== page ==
I have completed all problems in psets 0, 1, 2 comfortably except for the last problem. Crack.c (more comfortable version). I read the cs50 crack.c page and I also watched the walk through twice but still I am not able to understand a lot of things they are mentioning. What is password hashing in the first place? I only understand that crack.c is a program that should crack DES encrypted passwords and that there is some function called 'crypt()'. I don't know what it does but I could not understand anything else. What exactly is the 'Problem'?

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    As with the other "more comfortable" problems, you are expected to have enough prior experience to solve this using concepts that have not yet been covered in class. If you don't have this prior class experience, you might be better to wait to do this problem after week 4 or 5, and move on for now.
    – curiouskiwi
    Jun 22, 2017 at 20:47
  • Thank you so much @curiouskiwi! I ever wandered about the less and more comfortable. I'm a total beginner and will choose less. Only one day of search for crack wasted... Sep 17, 2017 at 18:33

1 Answer 1


Just imagine one day you get a "hashed password" that could be used to log into your girlfriend's email, what will you do? Is it possible to log into the email with that "hashed password"? Of course, NO, because the "hashed" (or "encrypted") password contains non-sense characters. Typing that encrypted string into the log-in window will lead to the error message of "wrong username/ password".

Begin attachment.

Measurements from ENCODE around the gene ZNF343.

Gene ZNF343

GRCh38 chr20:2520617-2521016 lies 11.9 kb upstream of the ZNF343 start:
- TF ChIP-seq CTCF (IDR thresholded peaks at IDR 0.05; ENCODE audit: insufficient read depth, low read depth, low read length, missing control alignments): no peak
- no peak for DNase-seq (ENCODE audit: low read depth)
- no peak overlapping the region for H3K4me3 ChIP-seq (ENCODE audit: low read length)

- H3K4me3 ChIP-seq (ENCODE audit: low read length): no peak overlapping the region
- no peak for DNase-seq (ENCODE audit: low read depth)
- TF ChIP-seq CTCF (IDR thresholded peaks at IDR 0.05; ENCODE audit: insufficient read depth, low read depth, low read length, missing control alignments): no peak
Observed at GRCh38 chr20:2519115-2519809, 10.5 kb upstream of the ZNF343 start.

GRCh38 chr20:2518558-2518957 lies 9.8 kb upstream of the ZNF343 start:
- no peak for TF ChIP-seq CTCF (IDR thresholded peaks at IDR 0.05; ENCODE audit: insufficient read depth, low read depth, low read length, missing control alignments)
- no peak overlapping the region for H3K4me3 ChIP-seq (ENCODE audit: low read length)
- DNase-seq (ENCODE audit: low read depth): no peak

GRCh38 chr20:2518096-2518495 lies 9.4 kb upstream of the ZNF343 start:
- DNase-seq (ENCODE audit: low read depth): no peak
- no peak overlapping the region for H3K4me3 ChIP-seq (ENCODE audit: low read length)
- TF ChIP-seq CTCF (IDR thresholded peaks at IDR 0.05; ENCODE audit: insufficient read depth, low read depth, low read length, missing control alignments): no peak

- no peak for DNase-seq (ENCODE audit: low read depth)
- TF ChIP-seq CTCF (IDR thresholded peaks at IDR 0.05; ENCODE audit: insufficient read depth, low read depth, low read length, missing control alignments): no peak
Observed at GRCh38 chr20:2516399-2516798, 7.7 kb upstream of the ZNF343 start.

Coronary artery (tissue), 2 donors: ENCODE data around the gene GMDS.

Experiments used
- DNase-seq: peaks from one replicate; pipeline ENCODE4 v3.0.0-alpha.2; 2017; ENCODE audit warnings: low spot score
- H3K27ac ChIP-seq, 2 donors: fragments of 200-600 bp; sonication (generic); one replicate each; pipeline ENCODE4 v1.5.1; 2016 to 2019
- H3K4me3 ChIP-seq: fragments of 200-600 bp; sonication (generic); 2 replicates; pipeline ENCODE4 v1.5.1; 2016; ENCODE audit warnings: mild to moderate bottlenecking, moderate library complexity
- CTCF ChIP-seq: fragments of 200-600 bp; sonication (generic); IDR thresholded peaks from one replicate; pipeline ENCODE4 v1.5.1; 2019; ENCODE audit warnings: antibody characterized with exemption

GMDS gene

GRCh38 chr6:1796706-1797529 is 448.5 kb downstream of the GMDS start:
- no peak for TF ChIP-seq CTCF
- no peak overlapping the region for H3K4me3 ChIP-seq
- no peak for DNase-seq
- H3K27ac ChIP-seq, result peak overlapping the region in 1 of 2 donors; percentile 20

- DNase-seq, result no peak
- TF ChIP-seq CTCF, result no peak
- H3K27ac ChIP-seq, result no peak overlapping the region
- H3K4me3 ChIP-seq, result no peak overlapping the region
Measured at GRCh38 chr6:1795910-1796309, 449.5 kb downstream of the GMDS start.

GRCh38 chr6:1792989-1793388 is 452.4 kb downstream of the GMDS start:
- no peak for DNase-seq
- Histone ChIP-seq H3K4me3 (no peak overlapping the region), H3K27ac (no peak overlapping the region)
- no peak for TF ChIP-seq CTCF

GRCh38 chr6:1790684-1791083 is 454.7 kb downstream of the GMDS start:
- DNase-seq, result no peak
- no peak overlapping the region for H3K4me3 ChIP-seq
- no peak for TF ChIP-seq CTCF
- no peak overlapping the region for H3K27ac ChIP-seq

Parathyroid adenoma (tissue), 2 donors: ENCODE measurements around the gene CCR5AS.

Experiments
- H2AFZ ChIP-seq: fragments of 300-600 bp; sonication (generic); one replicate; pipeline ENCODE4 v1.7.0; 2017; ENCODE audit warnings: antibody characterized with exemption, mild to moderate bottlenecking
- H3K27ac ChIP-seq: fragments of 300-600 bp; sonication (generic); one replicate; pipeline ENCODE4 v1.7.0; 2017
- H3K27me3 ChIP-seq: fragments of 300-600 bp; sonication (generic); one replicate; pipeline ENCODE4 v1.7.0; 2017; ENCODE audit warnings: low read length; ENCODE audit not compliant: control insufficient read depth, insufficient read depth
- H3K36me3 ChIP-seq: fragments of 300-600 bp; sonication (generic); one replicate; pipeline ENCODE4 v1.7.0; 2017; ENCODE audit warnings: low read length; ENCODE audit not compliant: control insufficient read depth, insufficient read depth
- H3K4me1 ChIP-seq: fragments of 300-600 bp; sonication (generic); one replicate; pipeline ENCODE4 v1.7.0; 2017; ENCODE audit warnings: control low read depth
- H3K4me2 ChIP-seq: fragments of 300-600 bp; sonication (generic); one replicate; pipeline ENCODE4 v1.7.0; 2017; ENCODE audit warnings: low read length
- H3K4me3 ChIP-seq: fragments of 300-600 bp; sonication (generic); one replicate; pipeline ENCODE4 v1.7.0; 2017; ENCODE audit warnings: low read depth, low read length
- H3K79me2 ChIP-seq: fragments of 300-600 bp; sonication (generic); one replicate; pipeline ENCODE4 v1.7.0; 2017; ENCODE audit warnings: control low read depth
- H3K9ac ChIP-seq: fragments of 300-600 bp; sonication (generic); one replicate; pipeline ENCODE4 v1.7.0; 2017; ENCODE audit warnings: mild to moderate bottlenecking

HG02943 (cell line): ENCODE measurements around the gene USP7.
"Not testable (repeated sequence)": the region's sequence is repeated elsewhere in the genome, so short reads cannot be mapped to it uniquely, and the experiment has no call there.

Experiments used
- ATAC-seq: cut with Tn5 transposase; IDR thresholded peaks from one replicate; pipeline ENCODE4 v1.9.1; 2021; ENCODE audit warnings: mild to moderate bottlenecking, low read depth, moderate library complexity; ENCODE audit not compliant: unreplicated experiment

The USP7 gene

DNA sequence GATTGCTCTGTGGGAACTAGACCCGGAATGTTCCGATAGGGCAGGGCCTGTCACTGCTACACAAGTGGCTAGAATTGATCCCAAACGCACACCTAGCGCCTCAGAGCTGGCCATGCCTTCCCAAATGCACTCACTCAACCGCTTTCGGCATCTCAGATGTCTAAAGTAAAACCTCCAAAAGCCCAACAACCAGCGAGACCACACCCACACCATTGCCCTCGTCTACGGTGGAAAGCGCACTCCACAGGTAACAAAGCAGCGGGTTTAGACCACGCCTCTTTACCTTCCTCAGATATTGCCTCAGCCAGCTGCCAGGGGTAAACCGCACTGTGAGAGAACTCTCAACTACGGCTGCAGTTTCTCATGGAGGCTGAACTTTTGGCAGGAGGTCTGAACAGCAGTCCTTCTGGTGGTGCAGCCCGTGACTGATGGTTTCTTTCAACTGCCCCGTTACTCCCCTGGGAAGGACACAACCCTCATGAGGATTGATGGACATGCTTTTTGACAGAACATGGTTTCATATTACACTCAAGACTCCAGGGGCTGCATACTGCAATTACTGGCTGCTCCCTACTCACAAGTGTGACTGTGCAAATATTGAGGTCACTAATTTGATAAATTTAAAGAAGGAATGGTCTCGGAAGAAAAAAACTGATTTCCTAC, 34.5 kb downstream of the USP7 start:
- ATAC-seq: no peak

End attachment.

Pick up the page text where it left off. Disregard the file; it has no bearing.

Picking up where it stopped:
Now imagine further what if you know the encryption method (crypt function), and the password is alphabet ONLY, with not more than 4 characters? You might consider to do the "guessing" game, following this way: - try a random password, encrypt it (using crypt function), if the result is the same as the "hashed" one mentioned above, then "eureka", you find it. If not, try another password. - repeat the trying process until you find a matching.

However, we should not rely on "randomization" but a scientific sequence to solve the problem: - we try with all passwords of 1 character first, if the true password is there, it's there. Otherwise, next. - we then try with all password of 2 characters, - then try with 3 characters - finally with 4 characters

You will soon or later find a matched password (through comparing the hashed ones) among those tryings.

The problem is a little more complicated, but in general that's the main idea.

Let me know if you still have any question.

  • Thanks, I've been thinking along the lines of decrypting that code all along. Really appreciated. Aug 20, 2017 at 12:31

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